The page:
A perfect seam line begins with a perfect cut and a sharp veneer saw is the best way to get there. This article explains the simple task of sharpening a standard veneer saw.
There are some veneer books that recommend filing off the tips of the saw and then forming new teeth with a file. I can't imagine why an author would put such useless and misleading information in a book. Do not file off the teeth! That would be "pointless". Get it?
After beveling the saw, you m
My sharpening process is simply a beveling of the teeth on the saw blade with a fine sharpening stone. The bevel is made on the top side of saw blade. This will provide you with a cut that is square on one side and beveled on the other. It is the square sides of the veneer that are taped together when joining two pieces.
Hold the blade between your thumb and the inside edge of your index finger at approximately 15 degrees. Use both hands to hold the blade if neccessary. Swipe the blade across the stone several times.
When I do this doubled-handed, I keep my upper body stiff and then rotate at my hips to create the reciprocal motion across the stone. Along with somewhat firm downward pressure, a sweeping-arch motion is used to bevel each tooth on the saw.
Check your progress on the blade after every ten to twelve swipes to see if metal is being removed from all of teeth. If not, try to adjust the arch of the sweeping process so that each tooth has metal removed with each pass.
Take your time with this process and be cautious that you do not file off the tips of the teeth. They should feel very prickly when you are done. If you over-sharpen the points, they will look and feel flat, and the saw won't cut a veneer very well.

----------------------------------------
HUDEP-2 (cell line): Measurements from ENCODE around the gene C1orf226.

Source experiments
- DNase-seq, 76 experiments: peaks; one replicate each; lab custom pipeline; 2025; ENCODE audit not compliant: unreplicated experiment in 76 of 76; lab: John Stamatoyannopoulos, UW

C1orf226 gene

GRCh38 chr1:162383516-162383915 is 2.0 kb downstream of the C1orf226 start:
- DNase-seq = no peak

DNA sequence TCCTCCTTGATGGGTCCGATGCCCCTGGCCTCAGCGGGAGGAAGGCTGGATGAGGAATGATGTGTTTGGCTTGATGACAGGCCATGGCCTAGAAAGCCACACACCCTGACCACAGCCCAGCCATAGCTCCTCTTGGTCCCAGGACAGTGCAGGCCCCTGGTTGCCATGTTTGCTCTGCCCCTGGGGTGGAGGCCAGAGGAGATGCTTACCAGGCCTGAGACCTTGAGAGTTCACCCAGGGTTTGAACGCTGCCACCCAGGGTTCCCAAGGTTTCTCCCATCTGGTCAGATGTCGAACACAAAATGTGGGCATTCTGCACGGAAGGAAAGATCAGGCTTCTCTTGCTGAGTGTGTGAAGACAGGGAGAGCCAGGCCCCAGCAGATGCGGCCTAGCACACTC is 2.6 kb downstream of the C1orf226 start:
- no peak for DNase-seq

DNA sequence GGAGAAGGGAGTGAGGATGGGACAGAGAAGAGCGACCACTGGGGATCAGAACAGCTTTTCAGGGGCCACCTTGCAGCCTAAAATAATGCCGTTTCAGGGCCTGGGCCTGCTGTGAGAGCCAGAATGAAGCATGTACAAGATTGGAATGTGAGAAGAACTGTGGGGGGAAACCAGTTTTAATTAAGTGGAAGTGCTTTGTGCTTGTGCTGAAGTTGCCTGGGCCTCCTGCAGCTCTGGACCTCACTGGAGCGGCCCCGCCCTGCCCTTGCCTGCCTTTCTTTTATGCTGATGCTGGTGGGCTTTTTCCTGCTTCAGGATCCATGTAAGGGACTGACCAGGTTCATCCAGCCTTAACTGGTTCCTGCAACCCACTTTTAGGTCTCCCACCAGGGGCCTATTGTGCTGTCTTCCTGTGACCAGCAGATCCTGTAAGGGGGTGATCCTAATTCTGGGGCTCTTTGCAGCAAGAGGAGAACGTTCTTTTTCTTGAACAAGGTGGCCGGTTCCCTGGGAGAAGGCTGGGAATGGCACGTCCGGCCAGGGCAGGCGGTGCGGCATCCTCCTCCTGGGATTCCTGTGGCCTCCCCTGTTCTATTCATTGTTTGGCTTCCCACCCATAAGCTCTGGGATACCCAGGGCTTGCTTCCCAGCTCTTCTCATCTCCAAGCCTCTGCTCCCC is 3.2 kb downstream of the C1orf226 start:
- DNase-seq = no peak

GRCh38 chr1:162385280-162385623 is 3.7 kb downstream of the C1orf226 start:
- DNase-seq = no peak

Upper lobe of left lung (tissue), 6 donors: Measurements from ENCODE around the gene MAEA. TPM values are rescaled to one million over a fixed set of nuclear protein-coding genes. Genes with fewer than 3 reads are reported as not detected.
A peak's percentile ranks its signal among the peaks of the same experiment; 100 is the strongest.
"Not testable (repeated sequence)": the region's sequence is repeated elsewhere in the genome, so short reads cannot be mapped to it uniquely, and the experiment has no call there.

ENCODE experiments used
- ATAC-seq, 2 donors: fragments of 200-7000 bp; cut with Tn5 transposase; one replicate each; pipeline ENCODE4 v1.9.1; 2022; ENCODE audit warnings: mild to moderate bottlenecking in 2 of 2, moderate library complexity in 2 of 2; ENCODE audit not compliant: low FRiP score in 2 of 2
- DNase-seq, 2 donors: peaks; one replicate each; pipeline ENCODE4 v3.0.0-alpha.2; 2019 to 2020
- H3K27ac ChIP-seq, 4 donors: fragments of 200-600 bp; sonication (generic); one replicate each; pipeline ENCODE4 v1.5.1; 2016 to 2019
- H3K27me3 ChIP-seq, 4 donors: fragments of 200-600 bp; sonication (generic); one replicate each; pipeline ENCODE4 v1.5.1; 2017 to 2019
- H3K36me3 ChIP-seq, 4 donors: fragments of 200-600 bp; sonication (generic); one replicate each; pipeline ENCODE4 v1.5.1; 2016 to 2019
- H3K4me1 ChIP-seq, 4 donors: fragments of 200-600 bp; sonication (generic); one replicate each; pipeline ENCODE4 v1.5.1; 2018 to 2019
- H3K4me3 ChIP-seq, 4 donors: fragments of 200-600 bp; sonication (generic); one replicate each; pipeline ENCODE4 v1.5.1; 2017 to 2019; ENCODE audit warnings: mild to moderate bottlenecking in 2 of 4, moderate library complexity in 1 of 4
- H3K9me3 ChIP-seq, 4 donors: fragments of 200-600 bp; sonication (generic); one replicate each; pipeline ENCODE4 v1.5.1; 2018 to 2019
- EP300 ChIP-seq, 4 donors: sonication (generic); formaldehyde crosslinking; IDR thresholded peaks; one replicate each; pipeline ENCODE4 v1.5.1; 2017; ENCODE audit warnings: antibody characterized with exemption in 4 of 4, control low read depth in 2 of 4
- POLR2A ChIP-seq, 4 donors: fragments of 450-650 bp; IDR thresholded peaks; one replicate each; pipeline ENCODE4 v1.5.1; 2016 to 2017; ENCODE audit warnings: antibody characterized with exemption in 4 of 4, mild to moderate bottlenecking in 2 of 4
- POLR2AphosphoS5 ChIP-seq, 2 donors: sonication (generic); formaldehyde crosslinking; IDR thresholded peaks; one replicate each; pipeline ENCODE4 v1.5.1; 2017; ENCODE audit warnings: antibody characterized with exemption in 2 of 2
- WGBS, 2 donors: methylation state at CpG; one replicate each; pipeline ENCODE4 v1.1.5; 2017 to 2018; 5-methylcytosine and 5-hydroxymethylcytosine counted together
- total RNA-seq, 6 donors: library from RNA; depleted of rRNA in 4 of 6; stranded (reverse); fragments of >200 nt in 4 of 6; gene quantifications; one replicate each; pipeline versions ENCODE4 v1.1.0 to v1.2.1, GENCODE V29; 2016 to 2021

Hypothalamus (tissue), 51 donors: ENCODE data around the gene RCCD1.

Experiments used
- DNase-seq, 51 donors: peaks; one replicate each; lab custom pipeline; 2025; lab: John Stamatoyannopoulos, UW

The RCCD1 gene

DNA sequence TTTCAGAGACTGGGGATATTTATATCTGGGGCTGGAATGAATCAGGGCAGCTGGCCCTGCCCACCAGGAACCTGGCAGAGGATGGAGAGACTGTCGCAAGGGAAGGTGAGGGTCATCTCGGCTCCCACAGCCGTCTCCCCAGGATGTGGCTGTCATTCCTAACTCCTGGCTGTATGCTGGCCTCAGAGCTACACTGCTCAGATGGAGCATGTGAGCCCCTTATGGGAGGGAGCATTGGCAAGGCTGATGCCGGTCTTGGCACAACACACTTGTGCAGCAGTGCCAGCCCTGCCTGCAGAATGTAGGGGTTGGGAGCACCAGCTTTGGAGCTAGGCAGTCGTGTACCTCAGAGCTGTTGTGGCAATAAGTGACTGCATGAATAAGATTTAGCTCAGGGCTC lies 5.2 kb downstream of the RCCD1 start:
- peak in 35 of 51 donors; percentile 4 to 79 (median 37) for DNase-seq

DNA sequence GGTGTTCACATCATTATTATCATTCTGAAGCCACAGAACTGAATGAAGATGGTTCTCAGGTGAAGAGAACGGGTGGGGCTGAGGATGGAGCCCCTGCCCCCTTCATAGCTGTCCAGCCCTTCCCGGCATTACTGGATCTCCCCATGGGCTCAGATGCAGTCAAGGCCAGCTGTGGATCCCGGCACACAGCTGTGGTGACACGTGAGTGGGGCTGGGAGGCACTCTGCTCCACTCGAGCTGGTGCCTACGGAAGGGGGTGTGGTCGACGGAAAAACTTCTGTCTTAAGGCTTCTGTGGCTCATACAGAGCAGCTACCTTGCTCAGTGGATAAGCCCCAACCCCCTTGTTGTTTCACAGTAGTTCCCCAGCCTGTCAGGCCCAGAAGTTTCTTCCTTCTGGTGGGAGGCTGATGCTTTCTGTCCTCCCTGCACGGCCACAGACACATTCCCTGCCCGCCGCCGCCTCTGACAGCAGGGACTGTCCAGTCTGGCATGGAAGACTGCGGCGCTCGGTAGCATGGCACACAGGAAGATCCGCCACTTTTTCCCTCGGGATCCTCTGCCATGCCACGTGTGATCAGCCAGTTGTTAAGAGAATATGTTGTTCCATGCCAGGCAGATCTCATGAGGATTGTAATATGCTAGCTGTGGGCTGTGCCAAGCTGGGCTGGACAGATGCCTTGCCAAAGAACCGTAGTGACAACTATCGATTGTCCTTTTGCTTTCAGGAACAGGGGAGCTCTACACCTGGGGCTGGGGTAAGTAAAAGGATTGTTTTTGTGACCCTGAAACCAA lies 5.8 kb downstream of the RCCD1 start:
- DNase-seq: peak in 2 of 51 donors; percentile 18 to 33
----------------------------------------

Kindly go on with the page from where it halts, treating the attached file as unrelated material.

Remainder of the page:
After beveling the saw, you may need to hone the back side of the face with the sharpening stone. A few seconds of light honing will often make a difference in the quality of the cut. This process is not to make the back of the saw blade perfectly flat, as that can not be done with these types of saws. The goal is simply to remove any burrs, but keep in mind that a fine grit sharpening stone may not leave any burrs to begin with.
The edge should now be ultra-sharp and ready to crosscut and rip any veneer like a laser.
| Dual Edge Veneer Saw at VeneerSupplies.com
With 18 fine, unset teeth per inch, this saw cuts with precision
accuracy. Though I am a "lefty" and these saws are designed
for right handed people, I've had no trouble using the saw in my
right hand. I use my left hand to hold the straightedge down and
my right hand to saw. As long as the as the saw is sharp, you won't
need to apply much pressure to cut the veneers cleanly.
This veneer saw uses the "ramps" grind which is a much
improved design over the traditional "mountain grind".
veneer saws are available hand-sharpened on both sides of the blade
for a thin, true and laser-like cut. I absolutely guarantee that you
will cut exceptional seams with this saw using
the right technique.